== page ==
Updated: Oct 9, 2020
"Large areas of Ancient Woodland Sites Prioritise SSSI areas for conversion to BLs.
Identify priorities within PAWS area, favouring productive BLs where near access and protection. In areas outside PAWS and SSSI, favour productive conifer."
Yes, its gobbledygook time again as Forestry and land Scotland get set to chop down more forest in your area.
I was invited to what was optimistically called a ‘public consultation event’ last year at a small village hall which consisted of an array of maps and a few employees of various organisations. The maps were complete gibberish to the untrained eye. All the place names were helpfully removed from them so I couldn’t tell if what I was looking at was Knapdale or perhaps Norway.
Instead these were replaced by multi-coloured legends sporting names such as ‘Polyline’ ‘PVA Risk’ and ‘PAWS area’.
It was extremely difficult to get any answers at the time as to why large amounts of forest were to be removed, what impact it would have on the environment and when Forestry Commission Scotland wants to do this.
The ‘consultation’ event (although no-one seemed very interested in my views) resulted in a couple of pages of notes (available online) that just seems to have added to the general confusion. Many of these notes report the return of rare species (Hen harriers, Ospreys, Owls, Pine martin and red squirrel) which you would have thought may have mitigated some of the proposed tree removal, but I’m afraid they are largely ignored.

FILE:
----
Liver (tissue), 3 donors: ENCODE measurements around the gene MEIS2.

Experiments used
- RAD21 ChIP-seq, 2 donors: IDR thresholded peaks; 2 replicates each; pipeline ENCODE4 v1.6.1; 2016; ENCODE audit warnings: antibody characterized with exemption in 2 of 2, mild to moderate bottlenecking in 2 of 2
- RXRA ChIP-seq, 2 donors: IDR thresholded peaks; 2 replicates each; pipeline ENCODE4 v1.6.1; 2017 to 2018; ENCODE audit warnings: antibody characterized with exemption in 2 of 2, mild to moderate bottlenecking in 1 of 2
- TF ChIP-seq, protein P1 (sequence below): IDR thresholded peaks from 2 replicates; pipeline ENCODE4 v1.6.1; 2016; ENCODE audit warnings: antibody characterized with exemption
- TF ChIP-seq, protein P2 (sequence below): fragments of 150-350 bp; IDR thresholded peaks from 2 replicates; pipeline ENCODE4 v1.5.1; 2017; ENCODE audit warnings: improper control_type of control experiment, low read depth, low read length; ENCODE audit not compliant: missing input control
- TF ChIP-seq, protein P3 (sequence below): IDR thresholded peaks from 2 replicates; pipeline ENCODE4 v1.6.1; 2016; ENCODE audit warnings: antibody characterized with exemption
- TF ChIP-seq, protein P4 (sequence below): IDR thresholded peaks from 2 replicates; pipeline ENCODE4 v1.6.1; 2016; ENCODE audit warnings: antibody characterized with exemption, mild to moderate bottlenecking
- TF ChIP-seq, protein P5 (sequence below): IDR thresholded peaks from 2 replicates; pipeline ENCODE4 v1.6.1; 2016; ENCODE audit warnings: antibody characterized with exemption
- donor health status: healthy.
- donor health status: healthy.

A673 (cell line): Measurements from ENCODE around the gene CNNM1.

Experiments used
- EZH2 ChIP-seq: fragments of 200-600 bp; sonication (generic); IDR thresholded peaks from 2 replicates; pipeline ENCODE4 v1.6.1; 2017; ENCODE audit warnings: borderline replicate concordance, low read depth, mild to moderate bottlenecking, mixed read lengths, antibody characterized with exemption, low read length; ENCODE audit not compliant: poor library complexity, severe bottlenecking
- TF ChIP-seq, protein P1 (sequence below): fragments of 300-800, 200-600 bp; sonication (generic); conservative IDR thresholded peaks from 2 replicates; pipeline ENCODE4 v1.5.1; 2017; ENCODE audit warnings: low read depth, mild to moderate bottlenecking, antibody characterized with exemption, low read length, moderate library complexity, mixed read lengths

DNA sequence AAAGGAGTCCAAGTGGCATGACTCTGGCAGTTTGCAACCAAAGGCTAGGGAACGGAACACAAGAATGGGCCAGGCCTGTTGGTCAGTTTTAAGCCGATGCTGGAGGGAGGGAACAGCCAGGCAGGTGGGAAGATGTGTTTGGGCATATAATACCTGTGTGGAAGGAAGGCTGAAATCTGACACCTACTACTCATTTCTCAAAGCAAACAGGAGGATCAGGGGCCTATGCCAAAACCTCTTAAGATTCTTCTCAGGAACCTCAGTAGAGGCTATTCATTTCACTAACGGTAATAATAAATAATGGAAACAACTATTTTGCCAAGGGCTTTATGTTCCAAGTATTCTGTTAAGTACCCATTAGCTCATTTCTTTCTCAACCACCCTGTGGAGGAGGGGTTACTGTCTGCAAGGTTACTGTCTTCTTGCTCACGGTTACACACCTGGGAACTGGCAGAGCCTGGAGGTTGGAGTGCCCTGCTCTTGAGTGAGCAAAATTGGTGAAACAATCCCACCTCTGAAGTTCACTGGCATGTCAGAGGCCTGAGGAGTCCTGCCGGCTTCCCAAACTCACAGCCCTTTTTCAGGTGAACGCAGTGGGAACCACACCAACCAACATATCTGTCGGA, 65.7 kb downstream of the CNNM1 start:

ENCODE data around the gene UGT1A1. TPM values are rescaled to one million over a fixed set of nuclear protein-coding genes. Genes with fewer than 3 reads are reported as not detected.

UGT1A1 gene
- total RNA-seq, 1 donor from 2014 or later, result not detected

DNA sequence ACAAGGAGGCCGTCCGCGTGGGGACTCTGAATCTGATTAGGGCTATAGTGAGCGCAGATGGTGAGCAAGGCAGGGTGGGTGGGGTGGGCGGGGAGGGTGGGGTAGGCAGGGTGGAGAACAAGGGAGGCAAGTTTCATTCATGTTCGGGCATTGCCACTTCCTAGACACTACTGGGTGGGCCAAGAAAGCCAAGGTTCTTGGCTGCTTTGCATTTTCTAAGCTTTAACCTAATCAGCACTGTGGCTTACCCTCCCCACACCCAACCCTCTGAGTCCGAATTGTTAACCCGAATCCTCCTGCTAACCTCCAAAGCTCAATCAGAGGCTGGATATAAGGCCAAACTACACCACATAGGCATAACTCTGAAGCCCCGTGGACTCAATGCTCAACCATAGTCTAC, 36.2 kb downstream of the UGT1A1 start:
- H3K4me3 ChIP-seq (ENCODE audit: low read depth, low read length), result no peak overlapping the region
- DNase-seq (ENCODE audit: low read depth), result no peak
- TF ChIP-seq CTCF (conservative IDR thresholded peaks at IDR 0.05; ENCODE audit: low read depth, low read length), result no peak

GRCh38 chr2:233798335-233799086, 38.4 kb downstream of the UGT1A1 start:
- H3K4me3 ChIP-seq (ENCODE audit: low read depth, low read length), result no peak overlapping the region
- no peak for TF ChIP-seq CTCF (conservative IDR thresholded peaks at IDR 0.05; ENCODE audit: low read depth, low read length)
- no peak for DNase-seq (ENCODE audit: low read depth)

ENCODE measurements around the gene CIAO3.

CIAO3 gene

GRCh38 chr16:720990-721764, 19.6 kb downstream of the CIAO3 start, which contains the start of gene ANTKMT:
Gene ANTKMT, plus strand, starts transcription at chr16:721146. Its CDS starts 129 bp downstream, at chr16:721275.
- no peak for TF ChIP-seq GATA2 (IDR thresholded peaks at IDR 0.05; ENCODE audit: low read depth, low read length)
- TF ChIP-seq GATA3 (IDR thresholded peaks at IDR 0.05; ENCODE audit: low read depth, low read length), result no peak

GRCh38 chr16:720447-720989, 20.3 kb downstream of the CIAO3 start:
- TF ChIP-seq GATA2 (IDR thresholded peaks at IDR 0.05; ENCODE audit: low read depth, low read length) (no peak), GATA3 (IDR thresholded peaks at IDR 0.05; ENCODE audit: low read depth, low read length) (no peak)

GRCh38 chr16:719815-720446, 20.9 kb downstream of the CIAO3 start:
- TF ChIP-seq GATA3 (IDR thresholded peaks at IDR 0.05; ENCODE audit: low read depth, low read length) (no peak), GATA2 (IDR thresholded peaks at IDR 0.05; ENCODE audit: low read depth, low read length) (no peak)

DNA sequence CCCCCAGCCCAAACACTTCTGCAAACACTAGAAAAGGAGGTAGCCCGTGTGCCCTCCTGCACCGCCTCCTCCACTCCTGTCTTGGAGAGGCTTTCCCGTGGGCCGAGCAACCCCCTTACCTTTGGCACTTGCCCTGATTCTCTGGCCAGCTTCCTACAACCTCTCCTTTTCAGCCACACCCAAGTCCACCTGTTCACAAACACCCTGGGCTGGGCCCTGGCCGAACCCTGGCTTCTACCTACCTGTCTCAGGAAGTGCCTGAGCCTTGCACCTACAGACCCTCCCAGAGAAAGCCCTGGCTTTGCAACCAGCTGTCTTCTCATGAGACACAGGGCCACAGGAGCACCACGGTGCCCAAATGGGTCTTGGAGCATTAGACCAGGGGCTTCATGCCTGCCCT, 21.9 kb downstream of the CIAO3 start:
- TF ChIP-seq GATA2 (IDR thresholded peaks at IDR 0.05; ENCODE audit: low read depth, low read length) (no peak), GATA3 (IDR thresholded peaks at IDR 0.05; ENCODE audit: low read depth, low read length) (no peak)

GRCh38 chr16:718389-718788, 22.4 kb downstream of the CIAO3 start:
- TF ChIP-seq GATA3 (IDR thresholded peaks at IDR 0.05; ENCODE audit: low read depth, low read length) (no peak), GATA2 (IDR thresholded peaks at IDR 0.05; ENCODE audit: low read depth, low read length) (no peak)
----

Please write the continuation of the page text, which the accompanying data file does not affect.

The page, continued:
One note did say it would be ‘good to get the view back’.
Do enjoy it, Sir, but don’t expect to see any wildlife...
I don’t want to be an old stick in the mud for Scotland’s ambitions to be financially self-governing and of course it makes sense to use natural resources to make lots of money – but why in Knapdale?
Forestry and Land Scotland has produced 13 documents in relation to tree felling in what is at the moment a beautiful area. Each one of these documents contains a plethora of passages designed to blind the already ignorant: ‘prioritise SSSI for conversion to BL’s’ is just one example.
A SSSI, my friends, is a ‘Site of Special Scientific Interest’. It is a place identified as containing rare animals or plants.
And Forestry and land Scotland wants to chop them down, tearing up chunks of land in the process and damaging the already fragile single track roads.
In an age of extinction and climate chaos, it is heart-warming to see Forestry and Land Scotland is still doing its best to destroy as much of our landscape as possible.